|Shoot Jennings with Waymore’s Outlaws|
Waylon Jennings passed away more than fifteen-years ago, but the country outlaw’s music lives on through his son, his backing band, and in the hearts of fans like the guy with the Waylon tattoo in front of the stage.
Waylon Jennings band named Waymore’s Outlaws have been performing Waylon Jennings songs for several years. Singer Tommy Townsend took the legendary band through classics such as Luckenback TX (Back to the Basics of Love), Good Time Woman (complete with a Willie Nelson impression), and Theme Song from the Dukes of Hazard (Good Ol’Boys). A few minutes later, they all appeared together with the headliner.
|Blonde Woman of Intoxication|
Shooter Jennings grew up on his father’s tour bus. He started playing music from the age of five. Shooter turned down the chance to front the rock super group Velvet Revolver to pursue country. He has produced music with everyone from Marilyn Manson to Billy Ray Cyrus.
Right when Shooter joined the Waymore’s Outlaws onstage, an enthusiastic fan (really drunk girl) pushed through the crowd to be front and center. She displayed her embarrassing dancing skills and obnoxious heavy metal hand gestures with everyone around her. She repeatedly yelled, “Shooter what are your drinkin’?” Shooter Jennings finally had to mumble Jack and Coke between songs to shut her up. Another over zealous fan in the front row showed off his Waylon insignia tattoo to impress the blonde woman of intoxication. After she informed the branded man about her husband at the bar, the annoying outlaw country lover disappeared to the relief of everyone around her (except for the broken hearted guy next to the stage).
Wearing a tattered MC5 shirt and sunglasses, Shooter Jennings played a hit filled crowd-pleasing set. Highlights were 4th of July, Living in Minor Key, and Nashville from Afar. Shooter dedicated a song to his decreased best friend and music manager Colonel Jon Hensley. Hensley was responsible for many musical careers. He nudged Shooter towards his country roots and (my Lord and Savor) Jack White to produce rockabilly queen Wanda Jackson’s latest album. The tribute song was a Danny O’Keefe cover of Good Time Charlie’s Got the Blues. The melancholy lyrics state, “Your’re not a kid at thirty-three/Ya play around, ya lose your wife/Ya play too long, you lose your life/I got my pills to ease the pain/Can’t find a thing to ease the rain.” Tommy Townsend took over the vocals to end the show with the fitting Same Old Outlaw.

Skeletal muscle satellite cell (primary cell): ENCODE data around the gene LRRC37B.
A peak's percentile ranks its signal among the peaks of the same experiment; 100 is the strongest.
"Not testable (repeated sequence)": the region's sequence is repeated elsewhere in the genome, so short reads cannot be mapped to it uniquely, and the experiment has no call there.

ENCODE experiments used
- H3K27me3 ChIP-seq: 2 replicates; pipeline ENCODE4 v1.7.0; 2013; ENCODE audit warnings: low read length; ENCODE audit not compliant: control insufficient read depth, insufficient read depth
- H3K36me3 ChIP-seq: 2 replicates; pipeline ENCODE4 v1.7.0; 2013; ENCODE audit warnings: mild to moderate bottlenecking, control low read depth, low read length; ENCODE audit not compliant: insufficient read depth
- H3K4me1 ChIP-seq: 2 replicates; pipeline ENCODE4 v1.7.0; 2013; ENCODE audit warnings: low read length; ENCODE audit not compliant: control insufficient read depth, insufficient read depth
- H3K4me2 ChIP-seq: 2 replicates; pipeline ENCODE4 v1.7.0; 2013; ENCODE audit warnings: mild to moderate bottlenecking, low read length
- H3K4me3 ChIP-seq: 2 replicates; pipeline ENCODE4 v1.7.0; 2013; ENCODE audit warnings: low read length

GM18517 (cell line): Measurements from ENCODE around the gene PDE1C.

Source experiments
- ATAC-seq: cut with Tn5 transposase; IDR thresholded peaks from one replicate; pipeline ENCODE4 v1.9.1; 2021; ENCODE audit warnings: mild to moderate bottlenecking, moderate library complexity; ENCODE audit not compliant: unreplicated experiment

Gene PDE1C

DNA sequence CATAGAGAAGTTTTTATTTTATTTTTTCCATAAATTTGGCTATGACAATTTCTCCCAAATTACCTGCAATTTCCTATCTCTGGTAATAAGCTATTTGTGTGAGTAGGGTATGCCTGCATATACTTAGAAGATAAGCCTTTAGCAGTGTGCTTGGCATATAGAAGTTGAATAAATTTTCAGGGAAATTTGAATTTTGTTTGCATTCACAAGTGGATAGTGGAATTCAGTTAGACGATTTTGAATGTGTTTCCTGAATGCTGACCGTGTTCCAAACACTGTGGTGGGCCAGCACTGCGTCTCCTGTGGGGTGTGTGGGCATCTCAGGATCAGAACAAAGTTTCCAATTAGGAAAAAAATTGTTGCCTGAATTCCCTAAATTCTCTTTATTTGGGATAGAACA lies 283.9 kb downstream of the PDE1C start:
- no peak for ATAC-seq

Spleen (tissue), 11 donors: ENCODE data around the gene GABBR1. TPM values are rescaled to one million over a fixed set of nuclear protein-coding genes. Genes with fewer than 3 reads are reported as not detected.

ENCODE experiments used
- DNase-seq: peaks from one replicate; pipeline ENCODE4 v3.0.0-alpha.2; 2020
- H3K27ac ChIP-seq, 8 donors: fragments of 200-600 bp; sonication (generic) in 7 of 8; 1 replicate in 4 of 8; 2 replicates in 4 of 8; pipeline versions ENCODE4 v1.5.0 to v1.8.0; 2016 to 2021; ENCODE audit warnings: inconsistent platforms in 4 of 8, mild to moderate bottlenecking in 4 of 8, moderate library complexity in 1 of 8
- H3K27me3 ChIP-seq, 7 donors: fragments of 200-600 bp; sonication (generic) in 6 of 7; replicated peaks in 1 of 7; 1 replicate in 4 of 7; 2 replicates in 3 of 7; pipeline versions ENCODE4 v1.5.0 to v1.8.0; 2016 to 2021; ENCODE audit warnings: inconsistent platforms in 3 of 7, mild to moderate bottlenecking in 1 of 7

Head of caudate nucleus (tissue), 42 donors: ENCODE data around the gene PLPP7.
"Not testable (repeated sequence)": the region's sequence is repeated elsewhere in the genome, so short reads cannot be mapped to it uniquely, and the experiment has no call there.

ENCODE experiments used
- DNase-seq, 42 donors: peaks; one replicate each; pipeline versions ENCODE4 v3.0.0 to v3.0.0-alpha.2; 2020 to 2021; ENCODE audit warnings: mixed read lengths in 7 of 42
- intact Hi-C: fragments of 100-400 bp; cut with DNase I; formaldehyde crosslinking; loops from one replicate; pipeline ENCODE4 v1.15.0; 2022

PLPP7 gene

Looking like they just stepped out of a tour bus from the 1970’s, Radio Birds made their Denver debut that night. The Atlanta, Georgia band described their sound as plain old rock and roll with a hairy touch. They claim the “hairy” as being a little dirty, but I think it’s because of every member has a beard. Gravely voiced lead singer Justin Keller charmed the audience with songs about southern life. The bass player, a hippie version of Ed Sheeran, had his eyes closed to find the groove of every song. The barefoot drummer sang along to every song despite the fact he wasn’t singing into a microphone. Radio Bird ended with Long Way Down a song about being on the road. “It’s a long way down that cold dark valley/I’m tiered of living through other people’s dreams/I’ll make my way as soon as I see the signs that the road is coming … so long.”
|Casey James Prestwood and the Burning Angeles|
The evening of music started with Casey James Prestwood and the Burning Angeles. Wearing a rhinestone tailored original Manual Cuevas (a famous Western wear suit designer), Prestwood looked and sounded like he was singing in a Honkey Tonk in the 1940’s. The old school country band played songs about waking up at 3:00 AM t, positive aspects about incarceration, and being the king of all losers. It makes sense their new album is entitled Born Too Late.
See you at the next show. I’ll be the one in the rhinestone suit asking that obnoxious woman to sit down.